House Speaker Nancy Pelosi has never kept quiet about her distaste for Senate Minority Leader Mitch McConnell, but an anecdote from an upcoming book reveals details of a disagreement over the placement of the late Supreme Court Justice Ruth Bader Ginsburg’s remains when they arrived on Capitol Hill for a memorial service.
Pelosi told USA Today’s Susan Page, in her upcoming book “Madam Speaker: Nancy Pelosi and the Lessons of Power,” that the two disagreed about a proposal from Pelosi to have Ginsburg lie in state in the Capitol Rotunda, which would have made her the first woman in history to be given such an honor.
Page writes that McConnell said no, and argued there was no precedent of a justice lying in state in the Rotunda, according to excerpts obtained by CNN.
McConnell reportedly noted that William Howard Taft had lain in state in 1930 when he had been the chief justice but said Taft was given the honor because he had also been president of the United States.
As the leaders of both chambers must agree to have a special service in the Rotunda, which is in the center of the Capitol, and not controlled by either leader, Ginsburg’s coffin was instead placed in Statuary Hall, which is on the House side of the building.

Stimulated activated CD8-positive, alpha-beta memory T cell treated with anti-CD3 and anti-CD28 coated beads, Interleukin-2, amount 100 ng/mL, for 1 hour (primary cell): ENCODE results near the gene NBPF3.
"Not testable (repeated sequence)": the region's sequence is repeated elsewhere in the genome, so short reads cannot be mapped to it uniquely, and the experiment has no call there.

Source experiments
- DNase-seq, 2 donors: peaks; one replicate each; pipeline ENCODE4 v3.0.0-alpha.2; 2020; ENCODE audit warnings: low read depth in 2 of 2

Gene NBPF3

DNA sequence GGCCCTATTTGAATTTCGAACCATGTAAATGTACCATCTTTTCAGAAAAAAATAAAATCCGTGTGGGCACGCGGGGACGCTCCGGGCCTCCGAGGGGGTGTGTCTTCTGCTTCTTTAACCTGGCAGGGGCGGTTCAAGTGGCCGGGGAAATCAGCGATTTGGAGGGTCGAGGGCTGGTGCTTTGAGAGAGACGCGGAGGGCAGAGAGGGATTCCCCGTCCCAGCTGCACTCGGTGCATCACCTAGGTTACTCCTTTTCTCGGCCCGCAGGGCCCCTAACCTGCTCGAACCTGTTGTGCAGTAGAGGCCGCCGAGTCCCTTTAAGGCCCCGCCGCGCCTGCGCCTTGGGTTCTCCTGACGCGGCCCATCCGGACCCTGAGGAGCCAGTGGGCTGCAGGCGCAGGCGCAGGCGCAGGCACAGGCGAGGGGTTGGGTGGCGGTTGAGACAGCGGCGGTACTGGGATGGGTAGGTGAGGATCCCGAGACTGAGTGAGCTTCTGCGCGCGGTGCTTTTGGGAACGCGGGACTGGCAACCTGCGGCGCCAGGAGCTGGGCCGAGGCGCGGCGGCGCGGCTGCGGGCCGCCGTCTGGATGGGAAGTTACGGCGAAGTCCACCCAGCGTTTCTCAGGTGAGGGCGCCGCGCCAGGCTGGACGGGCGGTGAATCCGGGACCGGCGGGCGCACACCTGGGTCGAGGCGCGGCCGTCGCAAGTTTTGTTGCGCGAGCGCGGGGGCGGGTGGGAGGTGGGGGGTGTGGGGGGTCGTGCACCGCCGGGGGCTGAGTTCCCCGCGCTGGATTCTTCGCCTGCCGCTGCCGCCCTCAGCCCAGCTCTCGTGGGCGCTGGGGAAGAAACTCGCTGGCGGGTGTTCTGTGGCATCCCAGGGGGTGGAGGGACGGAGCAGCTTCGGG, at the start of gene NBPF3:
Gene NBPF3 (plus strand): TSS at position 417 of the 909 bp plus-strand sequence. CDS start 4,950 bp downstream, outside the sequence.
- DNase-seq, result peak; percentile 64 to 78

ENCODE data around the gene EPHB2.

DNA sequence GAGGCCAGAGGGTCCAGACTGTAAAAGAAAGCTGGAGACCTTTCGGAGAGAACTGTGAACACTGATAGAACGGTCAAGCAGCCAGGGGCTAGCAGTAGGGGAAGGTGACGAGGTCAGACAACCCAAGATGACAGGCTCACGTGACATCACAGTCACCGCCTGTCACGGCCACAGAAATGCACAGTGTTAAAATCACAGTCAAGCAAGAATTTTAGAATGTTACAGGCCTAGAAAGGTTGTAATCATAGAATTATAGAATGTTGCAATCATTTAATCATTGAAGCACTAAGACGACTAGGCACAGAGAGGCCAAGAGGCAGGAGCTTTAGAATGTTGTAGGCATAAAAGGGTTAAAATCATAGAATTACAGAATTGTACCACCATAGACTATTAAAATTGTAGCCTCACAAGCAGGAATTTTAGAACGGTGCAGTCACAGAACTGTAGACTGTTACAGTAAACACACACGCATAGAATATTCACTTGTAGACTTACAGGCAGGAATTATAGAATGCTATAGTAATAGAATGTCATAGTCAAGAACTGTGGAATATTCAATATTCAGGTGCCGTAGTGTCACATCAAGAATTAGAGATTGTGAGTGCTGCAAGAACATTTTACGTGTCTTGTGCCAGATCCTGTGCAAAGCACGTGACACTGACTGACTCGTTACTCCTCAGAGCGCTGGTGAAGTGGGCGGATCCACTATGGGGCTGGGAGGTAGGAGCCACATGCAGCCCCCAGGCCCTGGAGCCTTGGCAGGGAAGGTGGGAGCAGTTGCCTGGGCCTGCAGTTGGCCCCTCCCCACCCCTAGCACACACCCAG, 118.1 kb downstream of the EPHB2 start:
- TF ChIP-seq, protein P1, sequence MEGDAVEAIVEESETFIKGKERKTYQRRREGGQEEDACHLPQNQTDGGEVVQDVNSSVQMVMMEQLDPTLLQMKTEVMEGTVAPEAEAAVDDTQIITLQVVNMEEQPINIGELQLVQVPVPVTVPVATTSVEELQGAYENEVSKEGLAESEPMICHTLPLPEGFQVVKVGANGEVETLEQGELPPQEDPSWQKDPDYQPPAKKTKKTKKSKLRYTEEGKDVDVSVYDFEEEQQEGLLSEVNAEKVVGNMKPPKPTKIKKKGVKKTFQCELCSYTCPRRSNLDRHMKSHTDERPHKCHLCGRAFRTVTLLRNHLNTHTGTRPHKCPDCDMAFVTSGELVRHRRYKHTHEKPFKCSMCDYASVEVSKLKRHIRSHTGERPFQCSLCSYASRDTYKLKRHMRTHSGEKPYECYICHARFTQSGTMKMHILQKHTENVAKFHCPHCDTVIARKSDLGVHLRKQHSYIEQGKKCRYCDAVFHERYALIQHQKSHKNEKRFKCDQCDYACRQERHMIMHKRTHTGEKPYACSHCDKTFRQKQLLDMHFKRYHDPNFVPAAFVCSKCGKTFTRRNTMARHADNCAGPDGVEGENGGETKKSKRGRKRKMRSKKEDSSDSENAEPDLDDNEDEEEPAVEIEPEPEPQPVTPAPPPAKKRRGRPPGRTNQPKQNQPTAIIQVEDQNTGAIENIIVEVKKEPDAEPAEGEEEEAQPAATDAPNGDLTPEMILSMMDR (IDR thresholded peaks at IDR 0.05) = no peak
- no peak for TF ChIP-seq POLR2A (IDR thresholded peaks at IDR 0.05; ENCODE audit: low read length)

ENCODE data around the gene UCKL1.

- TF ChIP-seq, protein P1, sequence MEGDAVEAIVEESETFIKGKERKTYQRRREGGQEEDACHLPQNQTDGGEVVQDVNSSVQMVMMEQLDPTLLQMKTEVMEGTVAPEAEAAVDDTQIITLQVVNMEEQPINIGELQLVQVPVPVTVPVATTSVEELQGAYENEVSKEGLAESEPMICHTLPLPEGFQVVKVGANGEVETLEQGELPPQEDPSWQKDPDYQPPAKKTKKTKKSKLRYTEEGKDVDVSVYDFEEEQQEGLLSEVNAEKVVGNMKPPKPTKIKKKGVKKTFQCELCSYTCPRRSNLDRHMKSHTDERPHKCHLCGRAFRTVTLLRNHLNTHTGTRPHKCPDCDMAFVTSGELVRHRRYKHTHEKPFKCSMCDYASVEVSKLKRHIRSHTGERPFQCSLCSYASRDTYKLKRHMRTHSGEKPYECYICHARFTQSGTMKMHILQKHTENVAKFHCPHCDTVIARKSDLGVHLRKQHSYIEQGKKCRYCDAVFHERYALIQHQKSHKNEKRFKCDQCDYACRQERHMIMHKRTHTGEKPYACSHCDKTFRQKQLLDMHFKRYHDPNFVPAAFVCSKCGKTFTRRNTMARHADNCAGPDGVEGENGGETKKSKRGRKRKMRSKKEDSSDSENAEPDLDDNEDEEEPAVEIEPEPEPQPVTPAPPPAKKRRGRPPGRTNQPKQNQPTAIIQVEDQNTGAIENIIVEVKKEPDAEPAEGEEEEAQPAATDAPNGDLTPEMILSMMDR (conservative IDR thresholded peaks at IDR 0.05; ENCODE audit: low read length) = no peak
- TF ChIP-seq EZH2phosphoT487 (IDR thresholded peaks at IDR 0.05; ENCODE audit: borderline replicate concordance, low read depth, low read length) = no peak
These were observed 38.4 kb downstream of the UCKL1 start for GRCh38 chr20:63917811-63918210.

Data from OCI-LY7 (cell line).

McConnell’s office did not respond immediately with a comment on the book’s description.
According to another excerpt, Pelosi says McConnell is “not a force for good in our country,” and adds, she calls him “Moscow Mitch” because she knows it bothers him.
“He is an enabler of some of the worst stuff, and an instigator of some of it on his own,” she said, according to an excerpt obtained by CNN.
Despite the placement of the memorial ceremony, Ginsburg did become the first woman and first Jewish person to lie in state in the US Capitol, according to congressional historians.
Ginsburg joined Rosa Parks, John Lewis and Abraham Lincoln as those who lay in state or lay in honor at the Capitol.
Lying in state (for government official and military officers) and lying in honor (for private citizens) is when someone’s remains are placed in the US Capitol in Washington, DC, to allow the public to pay their respects. This tribute is considered one of the country’s highest honors.
There are no written rules on who may lie in state or honor. It is determined by the current House and Senate and then the honor must be accepted by the family of the deceased.